Ф. М. Достоевского education in great britain учебно-методическое пособие



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Министерство образования и науки Российской Федерации 

Омский государственный университет им. Ф.М. Достоевского 

 

 

 



 

 

 



 

 

 



 

 

 



 

EDUCATION IN GREAT BRITAIN 

Учебно-методическое пособие 

 

 

 



 

 

 



 

 

 



 

 

 



 

 

 



 

 

Изд-во 



Омск 

ОмГУ  


2004 

 

2



УДК 20 

ББК 81.2 

  Е25 

 

Рекомендовано к изданию редакционно-издательским советом ОмГУ 



2.07.2004 г. Протокол № 3 

 

Рецензенты:  



канд. филол. наук, доцент ОмА МВД России В.Г. Болотюк;  

преп. каф. ин. языков ОмГУ Ж.Ю. Шацкая 

 

 

Е25    Education in Great Britain: Учебно-методическое пособие 



/ Сост.: Е.И. Бояринцева, Т.П. Руденко. – Омск: Изд-во ОмГУ, 

2004. – 76 с. 



ISBN 5-7779-0511-0 

Пособие  составлено  на  основе  аутентичных  и  оригинальных 

материалов  (текстов  из  зарубежных  пособий,  журналов,  реклам-

ных  проспектов).  Текст  на  аудирование  был  записан  специально 

для этого пособия. 

Состоит  из 10 частей,  нацеленных  на  развитие  навыков  всех 

видов речевой деятельности и их отработку в системе разнообраз-

ных упражнений по заявленной теме. Разработано с учетом прин-

ципа  коммуникативной  направленности  и  соответствует  совре-

менным  требованиям,  предъявляемым  к  преподаванию  иностран-

ного языка в вузе. 

Предназначено для студентов факультета иностранных языков 

и студентов старших курсов неязыковых специальностей.

 

УДК 20 



ББК 81.2 

 

Авторы выражают признательность Шине Милн 



 за оказанную помощь и ценные рекомендации при подготовке пособия 

 

 



 

 

ISBN 5-7779-0511-0 



© Омский госуниверситет, 2004 

 

 



ПРЕДИСЛОВИЕ 

 

Предлагаемое  учебно-методическое  пособие  составлено  в 



соответствии с Государственным стандартом высшего профессио-

нального образования и  предназначено  для студентов  факультета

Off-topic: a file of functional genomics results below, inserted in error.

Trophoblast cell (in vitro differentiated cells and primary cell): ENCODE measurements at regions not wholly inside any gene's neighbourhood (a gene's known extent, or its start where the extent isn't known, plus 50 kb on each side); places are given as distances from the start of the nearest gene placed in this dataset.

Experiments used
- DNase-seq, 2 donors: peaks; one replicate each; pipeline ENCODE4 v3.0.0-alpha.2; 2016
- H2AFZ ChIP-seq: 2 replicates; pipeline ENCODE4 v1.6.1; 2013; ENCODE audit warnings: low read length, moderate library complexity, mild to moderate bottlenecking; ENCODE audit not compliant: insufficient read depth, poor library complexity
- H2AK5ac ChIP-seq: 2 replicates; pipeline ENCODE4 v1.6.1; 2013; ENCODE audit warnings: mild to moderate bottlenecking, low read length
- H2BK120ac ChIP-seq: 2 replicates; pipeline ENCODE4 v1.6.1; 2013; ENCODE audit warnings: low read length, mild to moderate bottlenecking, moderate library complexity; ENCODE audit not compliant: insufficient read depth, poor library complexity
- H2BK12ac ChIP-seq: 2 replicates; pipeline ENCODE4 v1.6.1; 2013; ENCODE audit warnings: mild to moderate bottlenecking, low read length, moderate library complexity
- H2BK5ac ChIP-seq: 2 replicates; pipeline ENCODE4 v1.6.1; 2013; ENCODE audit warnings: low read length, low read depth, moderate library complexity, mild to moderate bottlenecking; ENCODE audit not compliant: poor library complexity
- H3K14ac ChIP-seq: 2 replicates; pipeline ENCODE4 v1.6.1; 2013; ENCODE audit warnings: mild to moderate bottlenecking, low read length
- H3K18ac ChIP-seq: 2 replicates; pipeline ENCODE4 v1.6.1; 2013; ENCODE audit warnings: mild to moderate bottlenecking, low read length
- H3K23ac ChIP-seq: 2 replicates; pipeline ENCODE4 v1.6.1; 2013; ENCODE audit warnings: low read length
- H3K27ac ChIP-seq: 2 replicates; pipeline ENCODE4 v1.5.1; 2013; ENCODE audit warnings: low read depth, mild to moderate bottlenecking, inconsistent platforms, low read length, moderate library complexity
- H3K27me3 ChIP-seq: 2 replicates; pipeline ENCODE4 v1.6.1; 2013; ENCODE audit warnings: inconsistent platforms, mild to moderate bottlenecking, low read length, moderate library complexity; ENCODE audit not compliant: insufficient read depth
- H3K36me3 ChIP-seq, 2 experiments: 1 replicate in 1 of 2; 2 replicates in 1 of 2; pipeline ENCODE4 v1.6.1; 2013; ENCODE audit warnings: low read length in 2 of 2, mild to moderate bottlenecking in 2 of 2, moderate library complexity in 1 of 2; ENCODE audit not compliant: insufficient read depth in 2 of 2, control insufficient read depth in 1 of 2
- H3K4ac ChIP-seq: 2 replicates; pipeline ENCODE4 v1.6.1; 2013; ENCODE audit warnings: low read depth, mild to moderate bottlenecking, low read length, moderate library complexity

иностранных  языков  и  студентов  старших  курсов  неязыковых 

специальностей. 

Цель пособия – развитие и совершенствование навыков уст-

ной  речи  на  английском  языке.  При  составлении  пособия  авторы 

ориентировались на конечную цель обучения студентов и исходи-

ли  из  концепции  взаимосвязанного  обучения  основным  видам 

иноязычной речевой деятельности: навыкам чтения, аудирования, 

перевода,  интерпретации  неадаптированного  англоязычного  тек-

ста. 

Учебно-методическое  пособие  состоит  из  десяти  разделов, 



тексты  которых  многофункциональны.  Формирование  навыков  и 

умений диалогической и монологической речи осуществляется на 

материале  аутентичных  текстов  по  проблемам  образования  в  Ве-

ликобритании с последующей развернутой системой как лексиче-

ских  упражнений,  так  и  упражнений,  нацеленных  на  дальнейшее 

развитие  навыков  использования  структур  и  рассчитанных  на 

расширение знаний и навыков в новом лексическом окружении и 

в новых коммуникативных ситуациях. 

Речевые  упражнения  предусматривают  стимулирование  на-

выков  не  только  говорения,  но  и  письменной  речи,  а  также  спо-

собствуют  синтезу  всего  пройденного  лексико-грамматического 

материала. Тексты значительны по объему, что вызвано как мето-

дологической  направленностью  содержащегося  в  пособии  мате-

риала,  так  и  стремлением  дать  более  полное  представление  об 

английской системе высшего и "последующего" образования.